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Int J Clin Exp Pathol. 2016 Feb;9(2):899-909. Epub 2016 Feb 15.

Circulating L-selectin expressing-T cell subsets correlate with the severity of Foxp3 deficiency autoimmune disease.

Author information

1
Department of Pediatrics Pediatric Research Center, The University of Texas Health Science Center at Houston McGovern Medical School (UT Health), Houston, TX 77030, USA.
2
Department of Pediatrics Gastroenterology, The University of Texas Health Science Center at Houston McGovern Medical School (UT Health), Houston, TX 77030, USA.
3
Department of Pathology and Laboratory Medicine, The University of Texas Health Science Center at Houston McGovern Medical School (UT Health), Houston, TX 77030, USA.

Abstract

L-selectin (CD62L) is normally highly expressed in naïve T cells. The expression levels of CD62L have been reported to be decreased on T cells during the inflammatory state. It is currently unknown whether the frequency of CD62L+ T cell subsets in the peripheral blood can be used as a marker to indicate is disease severity during inflammation. Our study evaluated whether circulating CD62L+ T cell subsets correlate with the severity of disease by testing an autoimmune condition of scurfy (sf) mouse associated with multi-organ inflammation due to regulatory T cell deficiency. We observed that scurfy mice spontaneously developed an inflammatory phenotype with a significant decrease in the percentage of CD62L-expressing CD4+ T and CD8+ T cells in the peripheral blood. The percentage of CD62L+CD4+ T and CD62L+CD8+ T cells negatively correlated with disease severity, as determined by the weight of spleen and liver, as well as the mean area of lymphocyte infiltrates in lung and liver. The percentage of CD8+ T cells also correlated directly with these markers of disease severity. To conclude, our results support the concept that circulating CD62L-expressing T cells may be used as markers of disease severity in sf mice which is equivalent to a syndrome characterized by immune dysregulation with polyendocrinopathy, enteropathy, and X-linked inheritance (IPEX syndrome) in humans, or in other autoimmune or inflammatory conditions.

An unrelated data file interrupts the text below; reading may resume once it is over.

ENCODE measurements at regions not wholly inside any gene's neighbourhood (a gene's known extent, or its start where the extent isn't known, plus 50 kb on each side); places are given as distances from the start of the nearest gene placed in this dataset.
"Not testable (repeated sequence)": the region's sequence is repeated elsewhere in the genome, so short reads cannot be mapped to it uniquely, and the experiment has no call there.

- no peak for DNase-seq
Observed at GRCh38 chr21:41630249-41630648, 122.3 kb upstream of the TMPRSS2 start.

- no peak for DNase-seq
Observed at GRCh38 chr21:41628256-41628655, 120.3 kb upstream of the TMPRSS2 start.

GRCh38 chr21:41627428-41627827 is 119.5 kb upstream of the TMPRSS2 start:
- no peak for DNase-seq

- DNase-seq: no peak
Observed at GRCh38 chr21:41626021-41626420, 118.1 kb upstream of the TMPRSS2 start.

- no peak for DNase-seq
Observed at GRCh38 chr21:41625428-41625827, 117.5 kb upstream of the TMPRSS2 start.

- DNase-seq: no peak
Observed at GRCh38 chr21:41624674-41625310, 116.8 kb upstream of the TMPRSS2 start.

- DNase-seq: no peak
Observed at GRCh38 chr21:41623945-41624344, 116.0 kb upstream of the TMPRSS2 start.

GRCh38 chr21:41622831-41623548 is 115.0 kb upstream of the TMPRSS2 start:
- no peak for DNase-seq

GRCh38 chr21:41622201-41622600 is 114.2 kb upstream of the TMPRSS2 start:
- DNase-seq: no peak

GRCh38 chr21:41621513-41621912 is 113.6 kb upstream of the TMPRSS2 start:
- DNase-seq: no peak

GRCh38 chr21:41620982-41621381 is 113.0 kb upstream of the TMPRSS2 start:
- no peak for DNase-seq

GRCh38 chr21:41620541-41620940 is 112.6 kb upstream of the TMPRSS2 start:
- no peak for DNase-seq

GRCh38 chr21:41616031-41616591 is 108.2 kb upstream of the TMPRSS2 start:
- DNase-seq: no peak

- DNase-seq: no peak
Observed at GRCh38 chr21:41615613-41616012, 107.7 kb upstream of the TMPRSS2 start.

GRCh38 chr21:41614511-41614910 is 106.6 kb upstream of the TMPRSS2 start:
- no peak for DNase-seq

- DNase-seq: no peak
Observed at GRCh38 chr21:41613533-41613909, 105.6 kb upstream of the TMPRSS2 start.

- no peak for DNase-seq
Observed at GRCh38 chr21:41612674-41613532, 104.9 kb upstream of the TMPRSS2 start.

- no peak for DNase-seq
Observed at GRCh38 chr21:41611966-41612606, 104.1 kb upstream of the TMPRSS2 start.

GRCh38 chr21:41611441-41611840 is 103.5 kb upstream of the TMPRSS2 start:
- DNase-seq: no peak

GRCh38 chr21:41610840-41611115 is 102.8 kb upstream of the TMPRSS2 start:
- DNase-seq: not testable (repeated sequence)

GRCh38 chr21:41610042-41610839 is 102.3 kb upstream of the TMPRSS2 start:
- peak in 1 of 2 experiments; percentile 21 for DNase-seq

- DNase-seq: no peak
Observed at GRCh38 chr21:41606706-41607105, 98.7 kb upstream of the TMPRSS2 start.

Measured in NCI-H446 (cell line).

KEYWORDS:

IPEX syndrome; L-selectin; immunodeficiency; regulatory T cell; scurfy mice

PMID:
29805726
PMCID:
PMC5967842

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